The dependency on IT networks onboard has also grown. Most systems will now connect and interconnect onboard using the ship’s network. Around 15 years ago, it was common to have separate cable runs for many systems such as CCTV, telephones and AV control. It was generally only computers and peripherals that connected on the ship’s LAN. Now it is more common to connect everything to a single data network onboard. Again, this means more demand for IT skills amongst crew.
Demand for external AV/IT support help has also naturally increased. This is generally where the true specialists tend to be. But there is always demand for a certain skill level onboard.
Electronics recruitment: expectations vs reality
Satisfying yacht requirements for electronics crew is very difficult in the current market. Often, a client’s initial requirements are unrealistic. There is almost always a compromise.
What clients are least willing to compromise on however is experience levels. This is understandable. After all, the owner or guest should not have to lower their expectation levels onboard!
However, the market is unlikely to throw up perfect matches for unrealistic vacancy requirements.
For candidates with good yacht AV/IT experience, the industry is a great place to be. These skills are in high demand, so those with the experience are seeing stronger employment packages. This is basic supply and demand at work.
But paying more to attract the best does not solve the skills shortage. The experienced few remain spread as thinly as ever. When a crew member leaves to benefit one vessel, the other vessel loses out. The industry gains nothing.
All recruiters are struggling to find suitable electronics candidates to match their client’s requirements.
These are the cold hard truths of the market.
What can be done?
Through open-mindedness and flexibility, clients and recruiters can better work together to understand and address these challenges. Thinking outside of the box is required. There is no magic short-term fix. Experience cannot be pulled out of thin air for clients unless “head hunting” takes place. However Just ETOs believes this to be unethical and does not take this approach, despite the market challenges.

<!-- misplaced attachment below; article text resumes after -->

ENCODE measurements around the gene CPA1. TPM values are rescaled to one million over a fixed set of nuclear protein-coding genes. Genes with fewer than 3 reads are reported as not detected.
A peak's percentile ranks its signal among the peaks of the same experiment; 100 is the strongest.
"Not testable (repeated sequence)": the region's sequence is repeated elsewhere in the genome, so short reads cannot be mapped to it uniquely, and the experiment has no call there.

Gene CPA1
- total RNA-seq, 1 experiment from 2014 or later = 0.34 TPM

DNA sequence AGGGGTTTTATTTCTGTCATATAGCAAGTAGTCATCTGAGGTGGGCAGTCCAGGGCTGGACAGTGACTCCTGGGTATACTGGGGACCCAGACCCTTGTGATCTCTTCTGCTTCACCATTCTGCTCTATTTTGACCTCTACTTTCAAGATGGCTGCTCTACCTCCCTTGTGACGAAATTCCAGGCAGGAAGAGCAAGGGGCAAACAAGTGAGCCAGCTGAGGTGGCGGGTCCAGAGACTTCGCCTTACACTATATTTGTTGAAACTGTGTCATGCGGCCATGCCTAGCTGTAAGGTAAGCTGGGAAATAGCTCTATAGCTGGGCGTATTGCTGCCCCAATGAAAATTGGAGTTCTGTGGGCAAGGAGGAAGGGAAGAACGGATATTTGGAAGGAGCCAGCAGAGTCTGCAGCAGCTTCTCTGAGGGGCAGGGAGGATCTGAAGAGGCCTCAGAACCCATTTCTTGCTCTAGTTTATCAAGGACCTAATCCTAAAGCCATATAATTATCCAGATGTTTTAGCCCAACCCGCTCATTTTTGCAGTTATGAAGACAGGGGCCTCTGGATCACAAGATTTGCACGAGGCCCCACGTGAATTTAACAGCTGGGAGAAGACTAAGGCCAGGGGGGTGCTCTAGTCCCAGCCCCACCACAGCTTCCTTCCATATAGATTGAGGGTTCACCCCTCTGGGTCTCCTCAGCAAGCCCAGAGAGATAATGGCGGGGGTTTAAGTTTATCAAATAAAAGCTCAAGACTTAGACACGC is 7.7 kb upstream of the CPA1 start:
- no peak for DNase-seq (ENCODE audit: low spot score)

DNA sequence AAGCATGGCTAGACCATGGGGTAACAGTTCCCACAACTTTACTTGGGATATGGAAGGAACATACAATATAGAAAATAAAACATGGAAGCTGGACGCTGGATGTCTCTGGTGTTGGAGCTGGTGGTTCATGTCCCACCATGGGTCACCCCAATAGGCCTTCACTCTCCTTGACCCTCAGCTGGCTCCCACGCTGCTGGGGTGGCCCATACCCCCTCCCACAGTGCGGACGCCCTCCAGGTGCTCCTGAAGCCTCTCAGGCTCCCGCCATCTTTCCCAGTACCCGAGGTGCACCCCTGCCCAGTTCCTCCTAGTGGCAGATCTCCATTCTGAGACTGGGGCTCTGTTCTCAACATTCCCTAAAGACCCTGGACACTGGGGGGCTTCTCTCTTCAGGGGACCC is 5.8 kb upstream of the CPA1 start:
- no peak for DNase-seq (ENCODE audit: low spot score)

Open dialogue with experienced and ethical recruiters is a good place to start. Better still, a recruiter with a unique understanding of your requirements for your specialist roles. Through developing a relationship with such a company, you’re already one step ahead when the next challenging vacancy arises.
Clients must also consider candidates from outside of yachting more often. A good recruiter should be able to recommend candidates from other sectors. A good recruiter should also be able to advise on the correct additional training to benefit both candidates and clients. Candidate skills and experience gaps can also be helped through longer handover periods and the right shoreside support.
Yes, all of this costs money. However, we all need to focus more on true value. This in turn helps us avoid false economies, such as having inexperienced crew looking after multi-million Euro systems.
Consumer technology is a truly dynamic market. One that is most certainly not slowing down in the yacht sector. We all need to work harder to keep up, or we’ll simply fall further behind. With the high standards that yachting commands, we cannot allow this to happen.
Above all, we all need to understand the market and its unique challenges better. This helps us to see the big picture, and move forward with an open mind.
Next Month – Part 2:
Simply identifying a problem doesn’t provide a solution, just as a business idea doesn’t make a business. “The proof is in the pudding”, as they say. So next month, find out more on exactly how Just ETOs tackles the industry challenges surrounding technology skills. We’ll also discuss what makes Scott tick, and what he means by “ethical recruitment”. In the meantime, you can begin to find out more for yourself by simply starting a conversation directly.